In addition, the Thai SEC maintains two lists of “website, tokens, and coins the SEC has advised the public to be careful with any investment solicitations of such entities,” the commission detailed. The first list is for “digital tokens which have not applied or granted approval for offerings.” It comprises 21 names including Onecoin by OFC coin, DB token, ICO by Adventure Hostel Bangkok, and Muay Thai coin. The other list is for “persons and websites relating to digital assets which have not been licensed.” There are currently 18 entries on the list, including Q Exchange, a joint venture between Thai and South Korean companies.
Follow-Up Crypto Regulation
The Thai government’s Fiscal Policy Office has published the SEC’s follow-up regulation entitled “Rules, Conditions, and Procedures for Digital Asset Businesses.” It will go into effect on Jan. 1, 2020.
Among the rules set forth in this document is the capital requirements for digital asset businesses. For example, operators holding customer assets must generally maintain daily liquid capital of at least 15 million baht [~$485,572] and at least 5% of the customer’s asset value. The percentage requirement is lower if some of the assets are kept in cold storage. Digital asset exchanges that do not hold customer assets must maintain capital of at least 5 million baht.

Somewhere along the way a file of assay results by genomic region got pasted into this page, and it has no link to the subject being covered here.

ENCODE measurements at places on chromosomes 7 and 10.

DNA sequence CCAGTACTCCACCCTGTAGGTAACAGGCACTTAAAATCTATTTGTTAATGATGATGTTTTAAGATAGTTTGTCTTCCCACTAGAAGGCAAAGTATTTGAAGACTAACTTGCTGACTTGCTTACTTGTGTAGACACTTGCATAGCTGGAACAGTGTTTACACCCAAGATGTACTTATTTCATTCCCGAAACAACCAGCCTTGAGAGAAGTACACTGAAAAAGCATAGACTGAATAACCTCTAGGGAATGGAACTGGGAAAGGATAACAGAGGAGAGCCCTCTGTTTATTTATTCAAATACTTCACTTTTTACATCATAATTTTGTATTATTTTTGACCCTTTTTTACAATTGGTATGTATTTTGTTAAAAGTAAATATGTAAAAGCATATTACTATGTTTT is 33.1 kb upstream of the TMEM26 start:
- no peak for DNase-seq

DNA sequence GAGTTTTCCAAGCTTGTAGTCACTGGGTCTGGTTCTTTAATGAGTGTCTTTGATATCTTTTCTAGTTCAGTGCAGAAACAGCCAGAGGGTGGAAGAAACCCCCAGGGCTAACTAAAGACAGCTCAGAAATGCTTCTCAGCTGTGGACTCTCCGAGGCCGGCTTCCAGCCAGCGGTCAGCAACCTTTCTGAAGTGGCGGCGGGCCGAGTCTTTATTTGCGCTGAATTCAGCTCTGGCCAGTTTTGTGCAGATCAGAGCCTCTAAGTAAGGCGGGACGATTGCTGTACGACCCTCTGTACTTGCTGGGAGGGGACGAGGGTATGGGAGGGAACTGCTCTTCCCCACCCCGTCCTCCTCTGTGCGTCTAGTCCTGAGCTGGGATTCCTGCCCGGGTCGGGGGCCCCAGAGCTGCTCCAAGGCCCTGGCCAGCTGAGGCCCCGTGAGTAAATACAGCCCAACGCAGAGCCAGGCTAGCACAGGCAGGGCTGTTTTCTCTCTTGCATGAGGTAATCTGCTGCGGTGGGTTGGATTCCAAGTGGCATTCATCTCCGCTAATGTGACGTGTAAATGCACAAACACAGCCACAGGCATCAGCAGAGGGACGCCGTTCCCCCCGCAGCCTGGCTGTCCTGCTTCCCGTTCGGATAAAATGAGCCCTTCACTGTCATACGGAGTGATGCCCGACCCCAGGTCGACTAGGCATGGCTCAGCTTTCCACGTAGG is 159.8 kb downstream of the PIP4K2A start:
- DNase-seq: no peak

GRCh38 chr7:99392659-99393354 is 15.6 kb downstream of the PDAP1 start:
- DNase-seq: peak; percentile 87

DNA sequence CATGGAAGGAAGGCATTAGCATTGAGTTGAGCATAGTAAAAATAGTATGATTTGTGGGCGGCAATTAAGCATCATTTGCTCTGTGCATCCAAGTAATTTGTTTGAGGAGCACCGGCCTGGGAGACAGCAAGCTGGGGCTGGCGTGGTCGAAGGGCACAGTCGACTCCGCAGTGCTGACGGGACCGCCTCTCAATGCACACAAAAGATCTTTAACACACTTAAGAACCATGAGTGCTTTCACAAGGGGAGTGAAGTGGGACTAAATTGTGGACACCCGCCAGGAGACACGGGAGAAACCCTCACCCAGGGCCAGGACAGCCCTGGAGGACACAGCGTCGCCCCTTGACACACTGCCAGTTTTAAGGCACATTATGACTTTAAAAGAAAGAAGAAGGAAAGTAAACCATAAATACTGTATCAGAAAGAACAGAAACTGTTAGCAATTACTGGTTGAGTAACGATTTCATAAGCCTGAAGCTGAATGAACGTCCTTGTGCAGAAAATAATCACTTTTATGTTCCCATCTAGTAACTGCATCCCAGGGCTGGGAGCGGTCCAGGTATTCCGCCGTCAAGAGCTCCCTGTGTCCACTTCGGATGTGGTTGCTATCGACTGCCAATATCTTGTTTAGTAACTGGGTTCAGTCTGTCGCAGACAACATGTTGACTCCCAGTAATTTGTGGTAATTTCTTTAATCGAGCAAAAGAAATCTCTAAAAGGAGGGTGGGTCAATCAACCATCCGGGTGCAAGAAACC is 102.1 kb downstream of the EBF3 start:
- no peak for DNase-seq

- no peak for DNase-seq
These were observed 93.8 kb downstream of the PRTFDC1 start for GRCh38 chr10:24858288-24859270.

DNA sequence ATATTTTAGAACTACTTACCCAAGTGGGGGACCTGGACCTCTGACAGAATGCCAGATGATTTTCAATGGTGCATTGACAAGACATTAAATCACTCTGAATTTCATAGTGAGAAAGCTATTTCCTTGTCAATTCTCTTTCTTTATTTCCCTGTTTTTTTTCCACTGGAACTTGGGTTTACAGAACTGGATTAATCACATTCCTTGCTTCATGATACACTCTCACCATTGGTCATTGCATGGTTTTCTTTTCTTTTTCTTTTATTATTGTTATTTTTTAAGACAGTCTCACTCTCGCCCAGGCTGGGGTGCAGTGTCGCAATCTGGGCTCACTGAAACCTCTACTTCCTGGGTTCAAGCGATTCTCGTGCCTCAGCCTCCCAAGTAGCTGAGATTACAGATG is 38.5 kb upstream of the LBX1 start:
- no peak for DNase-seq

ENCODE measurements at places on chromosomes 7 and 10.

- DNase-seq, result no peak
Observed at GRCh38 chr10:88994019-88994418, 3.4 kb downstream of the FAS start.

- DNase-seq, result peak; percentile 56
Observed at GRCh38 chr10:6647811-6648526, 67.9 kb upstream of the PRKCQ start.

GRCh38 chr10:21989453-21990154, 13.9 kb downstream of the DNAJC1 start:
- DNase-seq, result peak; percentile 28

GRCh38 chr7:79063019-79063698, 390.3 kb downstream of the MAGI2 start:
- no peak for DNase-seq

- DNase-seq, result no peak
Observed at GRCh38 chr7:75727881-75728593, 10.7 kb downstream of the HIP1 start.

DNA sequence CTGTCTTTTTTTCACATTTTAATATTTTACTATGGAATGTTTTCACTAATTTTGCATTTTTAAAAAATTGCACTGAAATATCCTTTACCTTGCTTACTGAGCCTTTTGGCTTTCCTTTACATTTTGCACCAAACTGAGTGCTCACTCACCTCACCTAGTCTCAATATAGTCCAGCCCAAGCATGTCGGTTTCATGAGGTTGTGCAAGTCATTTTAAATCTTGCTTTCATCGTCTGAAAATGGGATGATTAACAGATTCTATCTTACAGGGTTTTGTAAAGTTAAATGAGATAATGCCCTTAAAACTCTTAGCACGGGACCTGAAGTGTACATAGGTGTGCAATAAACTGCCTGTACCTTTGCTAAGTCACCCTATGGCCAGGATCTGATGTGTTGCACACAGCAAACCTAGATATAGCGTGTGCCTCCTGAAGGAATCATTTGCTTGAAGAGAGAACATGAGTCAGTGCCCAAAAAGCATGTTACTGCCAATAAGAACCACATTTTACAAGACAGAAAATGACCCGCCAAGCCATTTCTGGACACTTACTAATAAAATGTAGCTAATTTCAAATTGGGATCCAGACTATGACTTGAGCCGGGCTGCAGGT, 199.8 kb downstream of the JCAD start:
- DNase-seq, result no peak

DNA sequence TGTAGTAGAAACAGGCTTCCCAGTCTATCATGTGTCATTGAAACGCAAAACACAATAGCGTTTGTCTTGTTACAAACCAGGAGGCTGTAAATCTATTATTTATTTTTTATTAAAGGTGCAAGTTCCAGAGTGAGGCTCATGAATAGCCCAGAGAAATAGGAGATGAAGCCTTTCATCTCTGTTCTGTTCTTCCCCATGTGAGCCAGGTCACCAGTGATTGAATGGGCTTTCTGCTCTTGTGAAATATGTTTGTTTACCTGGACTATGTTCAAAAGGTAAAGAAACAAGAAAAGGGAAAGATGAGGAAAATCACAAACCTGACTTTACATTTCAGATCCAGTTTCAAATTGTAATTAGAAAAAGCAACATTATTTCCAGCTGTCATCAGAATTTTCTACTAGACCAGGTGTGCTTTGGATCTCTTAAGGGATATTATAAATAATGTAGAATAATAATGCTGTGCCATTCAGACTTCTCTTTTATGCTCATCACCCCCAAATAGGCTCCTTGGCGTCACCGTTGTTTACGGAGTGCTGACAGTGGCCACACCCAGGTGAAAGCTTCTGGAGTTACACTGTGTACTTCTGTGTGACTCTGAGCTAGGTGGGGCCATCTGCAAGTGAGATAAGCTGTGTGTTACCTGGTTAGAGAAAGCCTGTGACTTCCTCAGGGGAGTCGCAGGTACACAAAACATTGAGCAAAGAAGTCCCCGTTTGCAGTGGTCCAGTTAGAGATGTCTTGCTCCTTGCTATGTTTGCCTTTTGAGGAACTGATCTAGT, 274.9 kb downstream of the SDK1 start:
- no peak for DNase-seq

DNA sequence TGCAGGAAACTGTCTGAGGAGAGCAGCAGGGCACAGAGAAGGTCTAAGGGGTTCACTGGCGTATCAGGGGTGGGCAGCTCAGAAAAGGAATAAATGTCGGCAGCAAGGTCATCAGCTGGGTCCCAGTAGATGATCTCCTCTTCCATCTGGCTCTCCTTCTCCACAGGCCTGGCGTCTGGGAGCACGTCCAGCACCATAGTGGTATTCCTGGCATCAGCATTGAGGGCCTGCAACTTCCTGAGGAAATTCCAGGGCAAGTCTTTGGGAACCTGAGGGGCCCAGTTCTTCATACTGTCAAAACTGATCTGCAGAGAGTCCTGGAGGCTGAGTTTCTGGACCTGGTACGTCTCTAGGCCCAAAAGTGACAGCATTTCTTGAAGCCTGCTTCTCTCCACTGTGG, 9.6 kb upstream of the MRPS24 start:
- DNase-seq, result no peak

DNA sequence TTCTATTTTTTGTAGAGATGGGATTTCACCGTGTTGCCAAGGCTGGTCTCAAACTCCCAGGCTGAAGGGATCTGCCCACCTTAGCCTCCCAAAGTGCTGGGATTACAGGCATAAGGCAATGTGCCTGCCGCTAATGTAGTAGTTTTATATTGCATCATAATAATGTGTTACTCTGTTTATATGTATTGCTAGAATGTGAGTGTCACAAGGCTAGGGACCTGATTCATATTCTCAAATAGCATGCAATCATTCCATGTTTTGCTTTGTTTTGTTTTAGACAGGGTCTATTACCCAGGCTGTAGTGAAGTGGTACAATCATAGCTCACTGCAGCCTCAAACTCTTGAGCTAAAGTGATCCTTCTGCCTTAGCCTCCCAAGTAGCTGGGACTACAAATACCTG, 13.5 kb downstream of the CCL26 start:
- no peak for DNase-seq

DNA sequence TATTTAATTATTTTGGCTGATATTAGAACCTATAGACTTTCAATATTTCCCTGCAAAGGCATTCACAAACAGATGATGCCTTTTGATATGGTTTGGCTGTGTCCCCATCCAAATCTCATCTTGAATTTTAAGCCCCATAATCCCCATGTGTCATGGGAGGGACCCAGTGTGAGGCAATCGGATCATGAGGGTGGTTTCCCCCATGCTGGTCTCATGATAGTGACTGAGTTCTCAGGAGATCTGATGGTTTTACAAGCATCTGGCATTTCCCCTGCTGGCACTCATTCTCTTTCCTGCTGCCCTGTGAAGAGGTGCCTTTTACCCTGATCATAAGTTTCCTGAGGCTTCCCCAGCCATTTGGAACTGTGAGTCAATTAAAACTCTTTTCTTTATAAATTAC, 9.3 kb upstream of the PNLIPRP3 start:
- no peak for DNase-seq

Thailand enacted two royal decrees to regulate crypto assets on May 14 last year — the Royal Decree on the Digital Asset Businesses B.E. 2561 and the Royal Decree of the Amendment to the Revenue Code. The latter imposes levies on income derived from cryptocurrency and digital tokens. Prior to any token offerings, the issuers must obtain approval from the SEC and “the registration statement and draft prospectus shall be filed with the SEC office,” the government explained.
In March, the Thai SEC announced that four cryptocurrencies had been approved: BTC, ETH, XRP, and XLM. They can be legally used for investments in ICOs and as base trading pairs against other cryptocurrencies. This list replaces the previous one announced in June last year. However, approval does not make these coins legal tender, the regulator clarified.